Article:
Contributed by Deb Kline.
It’s Budget time in the Garden State! The unofficial start of the NJ Budget season is upon us, traditionally kicked off by the Governor’s annual budget address held on or before the fourth Tuesday in February. What does NJ plan to do with approximately $40million it generates in tax revenues? With the pandemic cutting sharply into tax revenues and demanding new expenditures, will there be enough? Can one person have any influence over how the money is spent – or not? A good summary of some of the major issues facing this year’s legislature and budget can be found in this NJ Spotlight piece by John Reitmayer, who writes on the budget.
Our friends at the New Jersey Policy Perspective (NJPP) want us to be informed about the process and where we can have an impact. You can read NJPP’s Budget 101 guide here. In addition, here’s where citizens can potentially affect how our dollars are spent:
- While the governor is preparing the budget proposal, residents can contact the governor’s office to voice support for specific programs or initiatives that rely on state funding.
- You can also contact the governor’s office later in the budget process to voice support for or opposition to potential programs at risk of being cut or line-item vetoed.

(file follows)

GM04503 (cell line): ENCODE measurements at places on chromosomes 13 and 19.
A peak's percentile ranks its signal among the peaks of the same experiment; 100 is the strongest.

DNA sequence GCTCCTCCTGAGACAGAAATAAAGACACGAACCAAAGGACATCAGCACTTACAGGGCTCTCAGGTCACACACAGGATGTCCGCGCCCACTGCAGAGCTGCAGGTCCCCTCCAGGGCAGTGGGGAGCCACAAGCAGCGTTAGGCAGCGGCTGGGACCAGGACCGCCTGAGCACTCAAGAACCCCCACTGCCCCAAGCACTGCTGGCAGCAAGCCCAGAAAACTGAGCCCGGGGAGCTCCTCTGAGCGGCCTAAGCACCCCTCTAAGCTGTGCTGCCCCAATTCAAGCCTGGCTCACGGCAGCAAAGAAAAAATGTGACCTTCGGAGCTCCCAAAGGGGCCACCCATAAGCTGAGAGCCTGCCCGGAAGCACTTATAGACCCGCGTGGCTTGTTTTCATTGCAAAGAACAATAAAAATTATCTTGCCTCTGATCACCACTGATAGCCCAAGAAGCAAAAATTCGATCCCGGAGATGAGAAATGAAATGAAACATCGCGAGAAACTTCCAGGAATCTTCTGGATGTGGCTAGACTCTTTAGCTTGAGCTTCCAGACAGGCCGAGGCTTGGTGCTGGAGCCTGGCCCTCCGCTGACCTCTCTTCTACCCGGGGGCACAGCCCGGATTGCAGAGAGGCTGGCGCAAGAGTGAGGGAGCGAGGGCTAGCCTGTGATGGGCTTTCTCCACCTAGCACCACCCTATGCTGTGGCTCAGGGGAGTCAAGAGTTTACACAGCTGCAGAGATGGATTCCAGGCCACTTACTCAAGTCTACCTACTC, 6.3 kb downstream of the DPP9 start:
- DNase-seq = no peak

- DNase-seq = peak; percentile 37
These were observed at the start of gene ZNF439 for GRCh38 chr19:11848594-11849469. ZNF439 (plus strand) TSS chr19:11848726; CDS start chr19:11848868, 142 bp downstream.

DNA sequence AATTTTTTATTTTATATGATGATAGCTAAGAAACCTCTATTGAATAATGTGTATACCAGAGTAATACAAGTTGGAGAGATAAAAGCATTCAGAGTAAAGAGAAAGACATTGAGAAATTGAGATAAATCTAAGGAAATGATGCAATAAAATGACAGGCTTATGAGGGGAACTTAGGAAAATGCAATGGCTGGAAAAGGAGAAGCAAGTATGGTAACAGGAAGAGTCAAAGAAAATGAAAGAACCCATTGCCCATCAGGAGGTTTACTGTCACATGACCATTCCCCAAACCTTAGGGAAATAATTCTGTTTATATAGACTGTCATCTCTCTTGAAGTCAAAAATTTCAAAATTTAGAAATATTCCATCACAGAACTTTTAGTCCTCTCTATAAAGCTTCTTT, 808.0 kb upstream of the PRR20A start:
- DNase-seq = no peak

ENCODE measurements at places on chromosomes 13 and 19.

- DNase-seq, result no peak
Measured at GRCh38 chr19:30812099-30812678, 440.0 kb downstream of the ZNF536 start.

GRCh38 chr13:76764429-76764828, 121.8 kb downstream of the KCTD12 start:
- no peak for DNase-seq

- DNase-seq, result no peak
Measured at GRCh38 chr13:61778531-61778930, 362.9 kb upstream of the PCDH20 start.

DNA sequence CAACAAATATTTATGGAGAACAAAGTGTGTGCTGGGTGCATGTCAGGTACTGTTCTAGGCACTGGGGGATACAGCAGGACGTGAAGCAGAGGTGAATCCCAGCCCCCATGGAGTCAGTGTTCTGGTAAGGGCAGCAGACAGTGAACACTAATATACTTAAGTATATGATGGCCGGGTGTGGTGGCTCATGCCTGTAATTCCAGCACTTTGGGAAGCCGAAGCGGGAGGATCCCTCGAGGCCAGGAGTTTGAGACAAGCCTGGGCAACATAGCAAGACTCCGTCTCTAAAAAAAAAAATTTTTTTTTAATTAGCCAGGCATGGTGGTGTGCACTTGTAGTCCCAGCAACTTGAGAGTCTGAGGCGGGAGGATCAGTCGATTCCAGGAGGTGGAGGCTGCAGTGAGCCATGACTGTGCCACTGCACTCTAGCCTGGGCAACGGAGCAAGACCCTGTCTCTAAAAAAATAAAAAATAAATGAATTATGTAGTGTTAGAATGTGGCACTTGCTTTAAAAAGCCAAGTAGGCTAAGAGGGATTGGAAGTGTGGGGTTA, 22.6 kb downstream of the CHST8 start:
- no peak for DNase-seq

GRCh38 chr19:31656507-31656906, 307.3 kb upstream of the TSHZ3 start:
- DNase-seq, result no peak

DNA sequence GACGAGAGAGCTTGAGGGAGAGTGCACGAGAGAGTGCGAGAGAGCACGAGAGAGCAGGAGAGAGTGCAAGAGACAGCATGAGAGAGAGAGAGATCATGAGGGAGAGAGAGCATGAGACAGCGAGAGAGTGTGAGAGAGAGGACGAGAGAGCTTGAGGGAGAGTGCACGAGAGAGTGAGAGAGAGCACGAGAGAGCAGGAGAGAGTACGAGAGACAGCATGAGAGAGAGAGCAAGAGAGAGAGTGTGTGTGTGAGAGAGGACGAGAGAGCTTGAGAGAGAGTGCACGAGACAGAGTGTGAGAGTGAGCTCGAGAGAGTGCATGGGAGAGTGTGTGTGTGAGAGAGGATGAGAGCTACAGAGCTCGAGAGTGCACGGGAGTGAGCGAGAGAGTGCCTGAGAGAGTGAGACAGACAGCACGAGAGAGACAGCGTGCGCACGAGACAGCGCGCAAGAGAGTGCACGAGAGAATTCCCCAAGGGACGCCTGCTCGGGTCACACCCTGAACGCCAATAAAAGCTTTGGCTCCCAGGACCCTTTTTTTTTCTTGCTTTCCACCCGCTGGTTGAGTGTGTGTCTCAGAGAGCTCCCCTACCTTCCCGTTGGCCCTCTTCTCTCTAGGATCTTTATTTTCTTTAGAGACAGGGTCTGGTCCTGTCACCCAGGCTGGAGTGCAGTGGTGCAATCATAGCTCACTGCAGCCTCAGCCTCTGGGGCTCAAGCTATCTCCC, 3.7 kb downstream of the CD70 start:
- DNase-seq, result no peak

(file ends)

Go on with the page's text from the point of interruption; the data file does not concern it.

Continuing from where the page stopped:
- During the Legislature’s budget hearings, one of the best ways for residents to ensure their voices are heard is to testify at one of three public hearings offered by the Senate and Assembly budget committees. These hearings are often held across the state, with one meeting in each region of New Jersey: North, Central, and South. Anyone who signs up to testify can give comments.
- Writing, calling, and emailing legislators, including your own representative as well as those serving on the budget committees, with concerns or questions regarding a particular program or initiative is another way to ensure your voice is heard.
- During the month of June, legislators negotiate the final budget within their caucuses and with the governor’s office. This when advocates are the most active, lobbying and otherwise engaging legislators and the general public. This is a great opportunity to tap into your local advocacy organizations and meet with legislators about items in the budget that are of concern to you.
Run for office in Hunterdon County – Anyone interested in running for an office at the County level in Hunterdon must have their petition into the County Clerk’s office by 4 pm Monday, April 5, 2021 to appear on the June Primary Election ballot. 100 signatures are required on the petition, which can be found here. Board of Commissioners anyone? Contact Mary Melfi for more information on this and other offices at the municipal or school board level.